Bring up alcohol in the Bible among some Christians and an angry debate is certain to erupt. The issue is contentious for reasons of society- alcohol abuse in America is rampant. The issue is contentious for reasons of language. None can deny that the Bible gives strong warning against drunkenness and “strong drink”. (Proverbs 23:29-35) None can deny that the Bible permits at least some drinking. (1 Timothy 5:23) Does the Bible forbid or permit all recreational drinking? The answer to that question first must answer the question, what is “wine” in the Bible.
In American English “wine” has a very definite meaning. It is an alcoholic drink made from fermented fruits, usually grapes. Any American reading the Bible would naturally assume the word wine is referring to the alcoholic grape based beverage usually served with nice dinners or enjoyed just before bed.
Unfortunately, the Biblical words do not necessarily refer to the same thing we think of today. The differences of culture and language mean the American reading of a word cannot define what the Bible is speaking about. The Bible was written to Ancient Hebrews living in a variety of cultures. Their understanding of what the words meant must become the dictionary by which we define the Biblical meaning of the English translation of those words today.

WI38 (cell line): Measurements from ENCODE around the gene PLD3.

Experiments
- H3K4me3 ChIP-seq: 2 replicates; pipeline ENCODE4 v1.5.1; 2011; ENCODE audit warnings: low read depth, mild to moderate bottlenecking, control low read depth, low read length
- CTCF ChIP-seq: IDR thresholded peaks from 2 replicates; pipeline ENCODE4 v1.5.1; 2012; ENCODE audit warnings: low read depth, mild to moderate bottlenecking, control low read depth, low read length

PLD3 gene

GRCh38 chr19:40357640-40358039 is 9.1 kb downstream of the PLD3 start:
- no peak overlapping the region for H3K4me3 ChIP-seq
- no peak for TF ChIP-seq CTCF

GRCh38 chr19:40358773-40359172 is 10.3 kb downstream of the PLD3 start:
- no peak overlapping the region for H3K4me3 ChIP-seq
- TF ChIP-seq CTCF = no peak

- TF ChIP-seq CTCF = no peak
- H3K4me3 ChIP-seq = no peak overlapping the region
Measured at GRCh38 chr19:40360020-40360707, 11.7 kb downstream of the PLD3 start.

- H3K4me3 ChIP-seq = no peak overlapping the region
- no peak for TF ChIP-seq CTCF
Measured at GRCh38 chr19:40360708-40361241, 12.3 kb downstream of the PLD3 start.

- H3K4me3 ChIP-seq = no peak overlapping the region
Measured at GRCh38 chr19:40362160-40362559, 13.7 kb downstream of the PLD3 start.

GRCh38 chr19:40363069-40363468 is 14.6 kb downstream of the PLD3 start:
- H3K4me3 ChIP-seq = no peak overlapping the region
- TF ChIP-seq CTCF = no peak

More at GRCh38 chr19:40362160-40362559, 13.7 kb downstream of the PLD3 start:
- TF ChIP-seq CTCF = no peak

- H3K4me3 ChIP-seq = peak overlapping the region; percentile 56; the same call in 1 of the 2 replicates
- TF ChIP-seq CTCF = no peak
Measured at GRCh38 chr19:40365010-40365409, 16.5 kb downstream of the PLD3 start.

Obvious technological differences tells us that no one in the Bible ever popped the cork out of a glass bottle and pour themselves a nice glass of vintage Chardonnay. Likewise, any grape juice in Biblical times would not be the same as modern store bought plastic bottles of pasteurized grape juice.
A lengthy discussion of the Hebrew and Greek terminology is not possible. Entire books have been written on the subject. The Bible uses multiple words that are translated into the English word “wine”. The Hebrew word most commonly used in the Old Testament clearly describes alcoholic wine and fresh grape juice. For example, Isaiah 16:10 says, “And gladness is taken away, and joy out of the plentiful field; and in the vineyards there shall be no singing, neither shall there be shouting: the treaders shall tread out no wine in their presses; I have made their vintage shouting to cease.” Obviously fermented wine does not flow out of the winepresses. At times in the Old Testament the fresh pressed juice of the grape is called “wine”.
The Greek word most commonly used in the New Testament is also used to describe various types of drinks from the juice of grapes. In Luke 5:38 Jesus says, “And no man putteth new wine into old bottles; else the new wine will burst the bottles, and be spilled, and the bottles shall perish.” The new wine was the freshly pressed grape juice before it had the chance to ferment. In the process of fermentation gases build up. An old wineskin would break because it could not expand under the pressure. The adjective new is applied to the word wine but the usage is clear. The word wine could be used to describe fermented and unfermented grape juice.
Wine can never be translated as Welch’s grape juice. But, the original Hebrew and Greek words that are translated “wine” in the Bible can mean unfermented grape juice or various kinds of fermented grape juices.